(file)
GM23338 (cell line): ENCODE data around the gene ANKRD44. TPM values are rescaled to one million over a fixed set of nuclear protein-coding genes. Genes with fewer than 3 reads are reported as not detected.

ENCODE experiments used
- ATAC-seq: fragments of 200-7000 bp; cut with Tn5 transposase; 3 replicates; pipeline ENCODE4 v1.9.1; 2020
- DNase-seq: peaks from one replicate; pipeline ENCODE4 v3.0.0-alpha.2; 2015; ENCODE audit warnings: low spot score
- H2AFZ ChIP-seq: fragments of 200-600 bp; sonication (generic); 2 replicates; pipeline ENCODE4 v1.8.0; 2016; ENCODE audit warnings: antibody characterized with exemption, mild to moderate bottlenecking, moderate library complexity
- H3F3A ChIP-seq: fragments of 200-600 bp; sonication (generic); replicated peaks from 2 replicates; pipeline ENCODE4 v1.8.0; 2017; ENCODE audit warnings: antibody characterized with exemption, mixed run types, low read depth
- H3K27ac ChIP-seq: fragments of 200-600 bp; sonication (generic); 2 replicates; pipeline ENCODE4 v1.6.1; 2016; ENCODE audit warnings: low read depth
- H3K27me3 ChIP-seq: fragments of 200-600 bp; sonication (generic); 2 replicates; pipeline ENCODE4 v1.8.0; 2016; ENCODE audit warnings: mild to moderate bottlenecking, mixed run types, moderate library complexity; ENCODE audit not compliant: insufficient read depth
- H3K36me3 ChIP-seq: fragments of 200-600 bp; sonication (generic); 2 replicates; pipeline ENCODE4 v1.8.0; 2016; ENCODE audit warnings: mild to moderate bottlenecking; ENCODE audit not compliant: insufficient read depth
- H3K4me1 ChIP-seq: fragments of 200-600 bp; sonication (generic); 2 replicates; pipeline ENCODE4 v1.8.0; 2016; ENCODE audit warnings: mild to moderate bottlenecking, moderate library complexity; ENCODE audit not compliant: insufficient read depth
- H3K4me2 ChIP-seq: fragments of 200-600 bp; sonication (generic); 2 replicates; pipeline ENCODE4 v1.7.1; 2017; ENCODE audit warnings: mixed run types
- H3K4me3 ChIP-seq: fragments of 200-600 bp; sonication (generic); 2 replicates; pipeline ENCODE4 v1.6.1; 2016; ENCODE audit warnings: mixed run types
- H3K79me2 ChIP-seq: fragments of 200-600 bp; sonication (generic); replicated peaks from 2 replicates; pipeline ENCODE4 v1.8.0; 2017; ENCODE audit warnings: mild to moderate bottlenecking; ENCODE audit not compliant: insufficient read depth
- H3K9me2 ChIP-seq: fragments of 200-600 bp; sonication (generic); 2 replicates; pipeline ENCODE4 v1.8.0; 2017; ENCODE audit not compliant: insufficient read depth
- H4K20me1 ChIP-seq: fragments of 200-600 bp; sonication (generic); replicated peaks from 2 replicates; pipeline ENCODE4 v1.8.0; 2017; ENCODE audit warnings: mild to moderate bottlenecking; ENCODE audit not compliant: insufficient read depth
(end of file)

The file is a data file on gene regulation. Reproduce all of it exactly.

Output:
GM23338 (cell line): ENCODE data around the gene ANKRD44. TPM values are rescaled to one million over a fixed set of nuclear protein-coding genes. Genes with fewer than 3 reads are reported as not detected.

ENCODE experiments used
- ATAC-seq: fragments of 200-7000 bp; cut with Tn5 transposase; 3 replicates; pipeline ENCODE4 v1.9.1; 2020
- DNase-seq: peaks from one replicate; pipeline ENCODE4 v3.0.0-alpha.2; 2015; ENCODE audit warnings: low spot score
- H2AFZ ChIP-seq: fragments of 200-600 bp; sonication (generic); 2 replicates; pipeline ENCODE4 v1.8.0; 2016; ENCODE audit warnings: antibody characterized with exemption, mild to moderate bottlenecking, moderate library complexity
- H3F3A ChIP-seq: fragments of 200-600 bp; sonication (generic); replicated peaks from 2 replicates; pipeline ENCODE4 v1.8.0; 2017; ENCODE audit warnings: antibody characterized with exemption, mixed run types, low read depth
- H3K27ac ChIP-seq: fragments of 200-600 bp; sonication (generic); 2 replicates; pipeline ENCODE4 v1.6.1; 2016; ENCODE audit warnings: low read depth
- H3K27me3 ChIP-seq: fragments of 200-600 bp; sonication (generic); 2 replicates; pipeline ENCODE4 v1.8.0; 2016; ENCODE audit warnings: mild to moderate bottlenecking, mixed run types, moderate library complexity; ENCODE audit not compliant: insufficient read depth
- H3K36me3 ChIP-seq: fragments of 200-600 bp; sonication (generic); 2 replicates; pipeline ENCODE4 v1.8.0; 2016; ENCODE audit warnings: mild to moderate bottlenecking; ENCODE audit not compliant: insufficient read depth
- H3K4me1 ChIP-seq: fragments of 200-600 bp; sonication (generic); 2 replicates; pipeline ENCODE4 v1.8.0; 2016; ENCODE audit warnings: mild to moderate bottlenecking, moderate library complexity; ENCODE audit not compliant: insufficient read depth
- H3K4me2 ChIP-seq: fragments of 200-600 bp; sonication (generic); 2 replicates; pipeline ENCODE4 v1.7.1; 2017; ENCODE audit warnings: mixed run types
- H3K4me3 ChIP-seq: fragments of 200-600 bp; sonication (generic); 2 replicates; pipeline ENCODE4 v1.6.1; 2016; ENCODE audit warnings: mixed run types
- H3K79me2 ChIP-seq: fragments of 200-600 bp; sonication (generic); replicated peaks from 2 replicates; pipeline ENCODE4 v1.8.0; 2017; ENCODE audit warnings: mild to moderate bottlenecking; ENCODE audit not compliant: insufficient read depth
- H3K9me2 ChIP-seq: fragments of 200-600 bp; sonication (generic); 2 replicates; pipeline ENCODE4 v1.8.0; 2017; ENCODE audit not compliant: insufficient read depth
- H4K20me1 ChIP-seq: fragments of 200-600 bp; sonication (generic); replicated peaks from 2 replicates; pipeline ENCODE4 v1.8.0; 2017; ENCODE audit warnings: mild to moderate bottlenecking; ENCODE audit not compliant: insufficient read depth